[FOM] Real Numbers
Lucas Wiman
lrwiman at ilstu.edu
Fri May 2 17:40:45 EDT 2003
In two recent postings, Hartley Slater accuses not only me, but a large
number of authors of set theory and real analysis textbooks of making a
systematic category error regarding the definition of the real number by
means of Cauchy sequences (or presumably Dedekind cuts, or any other set
theoretic account of the reals). As I understand him, this is
essentially the same argument that Paul Benacerraf made in his famous
paper "What Numbers Could Not Be." In this paper, Benacerraf argues
(among other things) that since any set theoretic representation of the
natural numbers includes some properties which numbers do not have (like
3 being an element of 5), numbers cannot be sets. Slater argues along
similar lines that since equivalence classes of Cauchy sequences do not
sit in a line, and the real numbers do, that the reals cannot be classes
of Cauchy sequences. Slater believes this because a class of Cauchy
sequences is not comparable with rational numbers, but only with an
equivalence class generated by what he calls a rational real (like 1/2,
1/2, 1/2,...). A few points:
Why can't equivalence classes of Cauchy sequences sit in a line? I can
certainly imagine identifying real numbers with sequences of rationals
converging to them (which do sit in a line), and hence why not look at
the real as being the same as the class of all of them? There is a
quite attractive duality here. We certainly do something like this in
projective geometry--one can think of a point (possibly ideal) as being
the same as all lines which contain it. This leads to a beautiful
point-line duality, which allows us interchange point and line in
theorems of projective geometry.
When mathematicians (myself included) say equal or the same, we often
mean isomorphic. Philosophers frequently miss this point.
Mathematicians don't care about these sorts of "category errors"
precisely because they are not errors. Thus when people talk about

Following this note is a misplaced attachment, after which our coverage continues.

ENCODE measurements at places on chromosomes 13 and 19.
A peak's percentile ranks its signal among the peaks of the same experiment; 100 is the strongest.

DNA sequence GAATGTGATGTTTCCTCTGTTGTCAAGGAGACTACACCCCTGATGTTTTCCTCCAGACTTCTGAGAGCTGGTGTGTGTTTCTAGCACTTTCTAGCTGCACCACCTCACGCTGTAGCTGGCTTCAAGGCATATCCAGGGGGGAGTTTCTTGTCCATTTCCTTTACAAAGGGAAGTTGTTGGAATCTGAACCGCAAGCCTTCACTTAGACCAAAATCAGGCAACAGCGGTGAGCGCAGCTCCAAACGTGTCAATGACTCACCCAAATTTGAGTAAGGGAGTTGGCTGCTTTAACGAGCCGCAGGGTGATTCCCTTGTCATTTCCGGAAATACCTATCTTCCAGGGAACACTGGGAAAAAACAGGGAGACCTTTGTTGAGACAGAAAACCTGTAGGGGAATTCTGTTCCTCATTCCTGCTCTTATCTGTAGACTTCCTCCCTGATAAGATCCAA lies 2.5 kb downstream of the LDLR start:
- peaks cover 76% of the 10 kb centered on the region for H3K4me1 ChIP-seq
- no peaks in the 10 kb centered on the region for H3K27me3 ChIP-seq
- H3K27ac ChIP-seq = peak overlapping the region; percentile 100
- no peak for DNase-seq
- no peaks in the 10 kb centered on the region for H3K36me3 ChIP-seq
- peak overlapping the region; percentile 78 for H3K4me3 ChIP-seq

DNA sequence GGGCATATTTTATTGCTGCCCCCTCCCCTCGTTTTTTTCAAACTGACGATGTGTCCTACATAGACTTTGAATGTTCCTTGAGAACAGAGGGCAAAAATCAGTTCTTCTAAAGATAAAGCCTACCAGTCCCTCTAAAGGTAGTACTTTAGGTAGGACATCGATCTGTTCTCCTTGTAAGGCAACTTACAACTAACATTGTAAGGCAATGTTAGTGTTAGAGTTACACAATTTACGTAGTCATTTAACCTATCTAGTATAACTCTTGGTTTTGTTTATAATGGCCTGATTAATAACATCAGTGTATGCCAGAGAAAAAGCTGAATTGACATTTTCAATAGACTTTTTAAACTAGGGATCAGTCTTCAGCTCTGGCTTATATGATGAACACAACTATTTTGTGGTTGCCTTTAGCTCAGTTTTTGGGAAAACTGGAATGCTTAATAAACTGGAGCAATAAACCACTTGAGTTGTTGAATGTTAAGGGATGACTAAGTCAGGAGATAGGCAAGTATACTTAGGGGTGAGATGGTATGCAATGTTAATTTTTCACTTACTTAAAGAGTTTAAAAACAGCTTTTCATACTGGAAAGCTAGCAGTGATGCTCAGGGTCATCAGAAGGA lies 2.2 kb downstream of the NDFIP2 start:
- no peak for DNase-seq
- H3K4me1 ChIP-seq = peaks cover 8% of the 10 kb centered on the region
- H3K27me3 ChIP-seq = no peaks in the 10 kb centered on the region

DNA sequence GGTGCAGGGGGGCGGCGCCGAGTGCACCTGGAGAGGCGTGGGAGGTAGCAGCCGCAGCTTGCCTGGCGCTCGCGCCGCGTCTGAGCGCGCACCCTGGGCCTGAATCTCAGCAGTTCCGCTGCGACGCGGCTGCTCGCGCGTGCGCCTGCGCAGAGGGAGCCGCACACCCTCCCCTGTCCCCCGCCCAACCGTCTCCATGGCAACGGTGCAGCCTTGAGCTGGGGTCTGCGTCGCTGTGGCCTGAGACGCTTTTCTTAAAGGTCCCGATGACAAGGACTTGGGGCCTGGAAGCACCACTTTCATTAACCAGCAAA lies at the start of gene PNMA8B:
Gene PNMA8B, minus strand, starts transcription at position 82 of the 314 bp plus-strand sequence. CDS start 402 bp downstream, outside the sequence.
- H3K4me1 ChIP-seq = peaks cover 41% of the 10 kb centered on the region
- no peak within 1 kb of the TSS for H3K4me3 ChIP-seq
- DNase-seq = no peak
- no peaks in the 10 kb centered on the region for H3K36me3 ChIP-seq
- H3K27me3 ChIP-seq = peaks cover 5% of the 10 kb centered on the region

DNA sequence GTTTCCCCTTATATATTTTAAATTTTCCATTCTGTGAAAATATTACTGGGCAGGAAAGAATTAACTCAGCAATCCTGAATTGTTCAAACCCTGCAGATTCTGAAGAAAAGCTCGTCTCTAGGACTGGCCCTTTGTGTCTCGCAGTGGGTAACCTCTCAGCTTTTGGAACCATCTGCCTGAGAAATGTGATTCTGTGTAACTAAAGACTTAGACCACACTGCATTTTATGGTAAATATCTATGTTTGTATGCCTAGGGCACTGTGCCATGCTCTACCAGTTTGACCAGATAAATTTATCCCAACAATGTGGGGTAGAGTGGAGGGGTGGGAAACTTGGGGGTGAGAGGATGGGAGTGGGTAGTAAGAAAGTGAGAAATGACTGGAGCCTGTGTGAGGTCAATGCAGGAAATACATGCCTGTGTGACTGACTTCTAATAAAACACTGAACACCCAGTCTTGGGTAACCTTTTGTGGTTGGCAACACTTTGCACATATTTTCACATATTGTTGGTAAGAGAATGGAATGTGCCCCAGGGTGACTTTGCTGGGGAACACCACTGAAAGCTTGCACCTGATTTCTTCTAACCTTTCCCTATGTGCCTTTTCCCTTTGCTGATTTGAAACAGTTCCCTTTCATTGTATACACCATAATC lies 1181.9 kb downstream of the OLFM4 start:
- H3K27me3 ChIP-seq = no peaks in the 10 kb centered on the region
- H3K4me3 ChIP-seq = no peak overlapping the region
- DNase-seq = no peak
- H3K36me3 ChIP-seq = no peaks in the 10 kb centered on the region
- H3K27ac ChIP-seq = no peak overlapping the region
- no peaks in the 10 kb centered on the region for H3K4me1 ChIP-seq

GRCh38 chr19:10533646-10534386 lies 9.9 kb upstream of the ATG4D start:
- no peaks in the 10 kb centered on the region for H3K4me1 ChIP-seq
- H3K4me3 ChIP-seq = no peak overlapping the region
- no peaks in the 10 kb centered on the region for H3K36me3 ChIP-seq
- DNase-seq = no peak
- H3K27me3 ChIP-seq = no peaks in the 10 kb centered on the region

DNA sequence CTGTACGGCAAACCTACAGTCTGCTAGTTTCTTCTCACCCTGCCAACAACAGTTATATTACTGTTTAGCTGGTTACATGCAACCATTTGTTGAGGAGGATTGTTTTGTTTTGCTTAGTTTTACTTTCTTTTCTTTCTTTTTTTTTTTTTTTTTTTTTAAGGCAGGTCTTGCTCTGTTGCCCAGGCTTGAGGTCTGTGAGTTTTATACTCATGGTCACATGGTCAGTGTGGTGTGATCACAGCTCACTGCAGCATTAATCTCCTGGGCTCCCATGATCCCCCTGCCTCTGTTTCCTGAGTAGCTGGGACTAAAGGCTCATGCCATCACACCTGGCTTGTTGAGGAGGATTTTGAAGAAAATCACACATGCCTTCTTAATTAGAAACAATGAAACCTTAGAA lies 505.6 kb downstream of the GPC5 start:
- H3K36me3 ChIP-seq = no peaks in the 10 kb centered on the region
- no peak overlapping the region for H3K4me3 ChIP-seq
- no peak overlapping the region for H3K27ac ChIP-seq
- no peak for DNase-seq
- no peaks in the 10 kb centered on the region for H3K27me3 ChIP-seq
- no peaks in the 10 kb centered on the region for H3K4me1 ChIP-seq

getting the same permutation group (on n elements) no matter what
n-membered set is used, they don't mean that all these groups are equal
in the philosophical sense. Rather they mean that the group
theoretically relevant aspects of them are equal. So when speaking
about group theory, why say they're different? Much the same thing
happens here. The differing axiomatizations of the reals become clearer
when viewed in this light. An axiomatization for the reals in terms of
infinite strings of binary numbers shows the computational aspects of
the reals. Cantor's axiomatization (above) shows the sequential
completeness, Dedekind's shows the least upper bound axiom.
Gian-Carlo Rota, David Sharp and Robert Sokolowski wrote an interesting
article on this topic (reprinted in Rota's book Indiscrete Thoughts).
Here is a quote from the introduction: "The items of mathematics, such
as the real line, the triangle, sets, and the natural numbs, share the
property of retaining their identity while receiving axiomatic
presentations which may vary radically. Mathematicians has axiomatized
the real line as a one-dimensional continuum, as a complete Archimedean
ordered field, as a real closed field, or as a system of binary decimals
on which arithmetical operations are performed in a certain way. Each
of these axiomatizations is tacitly understood by mathematicians as an
axiomatization of the *same* real line. That is, the mathematical item
thereby axiomatized is presumed to the *same* in each case, and an
identity is not questioned." Near the end: "Mathematicians are still
discovering new axiomatizations of the real line. Such a wealth of
axiomatizations shows that to the mathematician there is only *one* real
line. ... The need for further axiomatizations is motivated by the
discovery of further properties of the real line. The mathematician
wants to find out what *else* the real line can be. He wants ever more
perspectives on the same real line." Rota et al go on to define a
pre-axiomatic grasp of a subject, which allows the mathematician to see
mathematical objects defined in different ways as the same. On most
points I agree with the conclusions of this article, and I highly
recommend it to anyone interested in the topic of mathematical identity.
So, yes, I agree with Slater. The real numbers are not equivalence
classes of Cauchy sequences. They can be, but they can also be Dedekind
cuts, binary numbers, real closed fields, one dimensional continua, or a
number of other things.
Regarding Slater's commentary on Dedekind, the creative power postulated
by Dedekind seems to be very similar to Rota et al's pre-axiomatic grasp
of a concept, though of course the language is a bit different.
- Lucas Wiman
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